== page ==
History of First United Methodist Church of Kirkland


First United Methodist Church of Kirkland had its humble beginnings in the Rock River Conference as a home church at Lacey, a settlement a mile east of present-day Kirkland. It was served by the Rev. C.W. Batchelor on every other Sunday at 5:00 p.m. Since Kirkland was almost the last area in northern DeKalb County to be settled, the roots of this congregation were recorded in the Pleasant Hill Circuit in 1863 - one of two circuits in the Kingston area. In 1869 the Charter Oak congregation, at Pearl Street and Cherry Valley Road, bought land to build a church which became the Charter Oak and Kirkland Circuit until 1887. In 1890 the charge became known simply as Kirkland.

The summer of 1885 found Kirkland to be a growing town, but without a church edifice of any denomination. With this in mind, Mrs. E.C. Ives (affectionately known as "Granny Ives") solicited from door to door raising money to build a church at its present site. On Thursday, October 1, 1885 a service was held to lay the cornerstone of the First Methodist Episcopal Church. The Reverends G.R. Vanhorne, J.F.C. Maxham (from Kirkland) and A.S. Maxham of Harvard presided. On Wednesday, March 10, 1886 our church building was dedicated and the cost was paid in full.

Perhaps one of the most influential persons in our early church formation was Eliza Aurner Ives ("Granny"). Born July 12, 1839 on her fatherís homestead just east of Kirkland, she became a teacher at the age of 17. On December 1, 1861 she married Martin L. Ives. Granny was a strong temperance advocate and an active member of the Methodist Episcopal Church for 39 years, joining at the age of 14. The large stained glass window on the north end of the present church was donated in 1903 in memory of her husband, who had died in 1901. Five generations of Grannyís family have been affiliated with this church and the sixth generation, Kendall Turner, was born in 2004.

Beginning in 1931 a major addition was made to the existing building. The Clare Methodist Episcopal Church was closed and the building was donated to the Kirkland congregation. During the Depression there were many willing helpers, so the church in Clare was disassembled and rebuilt as the south end of the present building. This addition was completed and dedicated on March 26, 1933. It is important to note that part of that celebration was a pot luck supper - in good Methodist tradition - to honor the "Knights of Construction," the men and women of the community who did the work.

But the Church is not the building, as the song so elegantly states! Womenís and Menís ministry have been strong at least since the 1930s. In 1939 there were five circles of the Womanís Society for Christian Service with more than 72 women actively involved. Prior to 1936 the men of the church had many "church dinners" which in 1936 gave birth to the Turkey Dinner for which this church is so famous. This modest event became a yearly event, and when Congress in 1938 established Armistice Day as November 11th that became the annual date for the Turkey Dinner. The Rev. Clare John Hewitt was the Pastor at that time and was instrumental in the dinnerís establishment. He served from 1935-1940 and again briefly beginning in 1941. Rev. Hewitt and his wife Alice are buried in the Maple Cemetery, Kirkland. Their son Clare B. Hewitt also entered the ministry, receiving his Local Preacher's License in Kirkland.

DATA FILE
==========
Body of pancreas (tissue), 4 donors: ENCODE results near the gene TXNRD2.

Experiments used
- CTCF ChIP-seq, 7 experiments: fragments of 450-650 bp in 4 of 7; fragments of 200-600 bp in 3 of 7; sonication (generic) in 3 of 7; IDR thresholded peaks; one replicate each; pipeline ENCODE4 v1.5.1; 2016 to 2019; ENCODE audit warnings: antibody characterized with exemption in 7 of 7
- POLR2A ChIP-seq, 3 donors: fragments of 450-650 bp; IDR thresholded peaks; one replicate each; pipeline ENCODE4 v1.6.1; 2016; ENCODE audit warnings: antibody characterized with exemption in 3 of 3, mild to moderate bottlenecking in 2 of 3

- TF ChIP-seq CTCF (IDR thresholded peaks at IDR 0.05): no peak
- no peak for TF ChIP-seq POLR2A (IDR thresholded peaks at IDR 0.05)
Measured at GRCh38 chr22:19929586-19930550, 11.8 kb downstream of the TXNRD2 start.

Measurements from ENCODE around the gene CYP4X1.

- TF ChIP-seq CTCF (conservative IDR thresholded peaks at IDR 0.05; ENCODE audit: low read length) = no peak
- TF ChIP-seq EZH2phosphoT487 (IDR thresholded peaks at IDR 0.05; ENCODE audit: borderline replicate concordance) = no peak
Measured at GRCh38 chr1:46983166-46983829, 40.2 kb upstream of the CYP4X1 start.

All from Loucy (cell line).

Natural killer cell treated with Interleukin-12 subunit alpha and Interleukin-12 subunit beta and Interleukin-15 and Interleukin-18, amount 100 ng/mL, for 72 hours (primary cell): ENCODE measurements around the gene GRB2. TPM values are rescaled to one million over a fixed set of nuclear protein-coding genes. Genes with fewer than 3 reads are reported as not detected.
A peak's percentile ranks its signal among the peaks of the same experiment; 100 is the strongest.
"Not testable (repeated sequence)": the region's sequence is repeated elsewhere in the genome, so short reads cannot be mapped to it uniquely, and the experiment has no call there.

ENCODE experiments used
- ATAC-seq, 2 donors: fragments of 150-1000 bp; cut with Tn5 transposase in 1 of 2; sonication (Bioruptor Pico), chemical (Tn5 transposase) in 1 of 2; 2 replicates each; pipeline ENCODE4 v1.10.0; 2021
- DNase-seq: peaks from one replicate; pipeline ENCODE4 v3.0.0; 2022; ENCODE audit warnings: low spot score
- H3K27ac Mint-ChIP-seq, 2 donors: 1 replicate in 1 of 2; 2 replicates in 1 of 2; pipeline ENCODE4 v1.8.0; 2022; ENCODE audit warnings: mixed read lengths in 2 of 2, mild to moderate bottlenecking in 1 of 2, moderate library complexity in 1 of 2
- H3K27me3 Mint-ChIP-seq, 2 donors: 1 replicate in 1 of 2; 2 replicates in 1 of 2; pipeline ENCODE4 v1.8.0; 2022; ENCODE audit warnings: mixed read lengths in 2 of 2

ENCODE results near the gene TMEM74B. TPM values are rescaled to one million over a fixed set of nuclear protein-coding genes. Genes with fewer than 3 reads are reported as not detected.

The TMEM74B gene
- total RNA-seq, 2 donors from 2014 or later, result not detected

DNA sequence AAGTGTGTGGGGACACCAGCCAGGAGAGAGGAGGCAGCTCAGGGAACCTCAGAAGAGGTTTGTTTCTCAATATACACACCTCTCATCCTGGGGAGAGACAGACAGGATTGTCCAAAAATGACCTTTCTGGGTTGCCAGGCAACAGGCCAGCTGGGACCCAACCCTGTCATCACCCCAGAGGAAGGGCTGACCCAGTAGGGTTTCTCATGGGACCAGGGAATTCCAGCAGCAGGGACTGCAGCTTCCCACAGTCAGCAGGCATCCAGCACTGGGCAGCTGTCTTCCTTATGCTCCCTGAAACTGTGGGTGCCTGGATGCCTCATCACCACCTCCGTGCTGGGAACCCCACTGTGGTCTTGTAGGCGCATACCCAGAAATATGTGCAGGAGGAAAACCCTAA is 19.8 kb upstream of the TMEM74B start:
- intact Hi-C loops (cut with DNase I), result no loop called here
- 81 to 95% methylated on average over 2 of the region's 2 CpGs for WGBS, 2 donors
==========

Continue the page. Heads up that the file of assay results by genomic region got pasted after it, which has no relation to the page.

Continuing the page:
When people in this congregation remember vibrant youth ministry they invariably refer to the late 1960s and early 1970s. Led by present members Shorty and Beverly Ester and their sons, the youth enjoyed many camping and retreat times together, as well as the bonding time surrounding the building of the Rufym Room in the attic of the south end of the church. "Rufym" spelled backwards stands for Methodist Youth Fellowship Upper Room, and that room is still an attraction for youth today.

In 1974 the Fairdale United Methodist Church merged with the First United Methodist Church of Kirkland. Fairdale had been a church since 1860, and its closing was a sad time for all involved.

From 1881 to the present, 45 pastors have served this congregation. The present membership lists 172 people and the average worship attendance at just above 90 per week. Our childrenís Sunday school is growing each month; presently we have three classes each Sunday morning, with a new youth group class to begin in the near future. A variety of small groups and ministries are active each month, and many new ministry opportunities are being explored. New and exciting worship styles have helped us to see a new vision with more possibilities to "love God and our neighbor." Mission giving has opened our hearts to our community and needs around the world. First United Methodist Church of Kirkland is an exciting, growing, faithful community seeking to fulfill Christís Great Commission and Great Commandment, as we reach out in ministry and service to all.

Church history compiled by Rev. Michael Morrell, 2006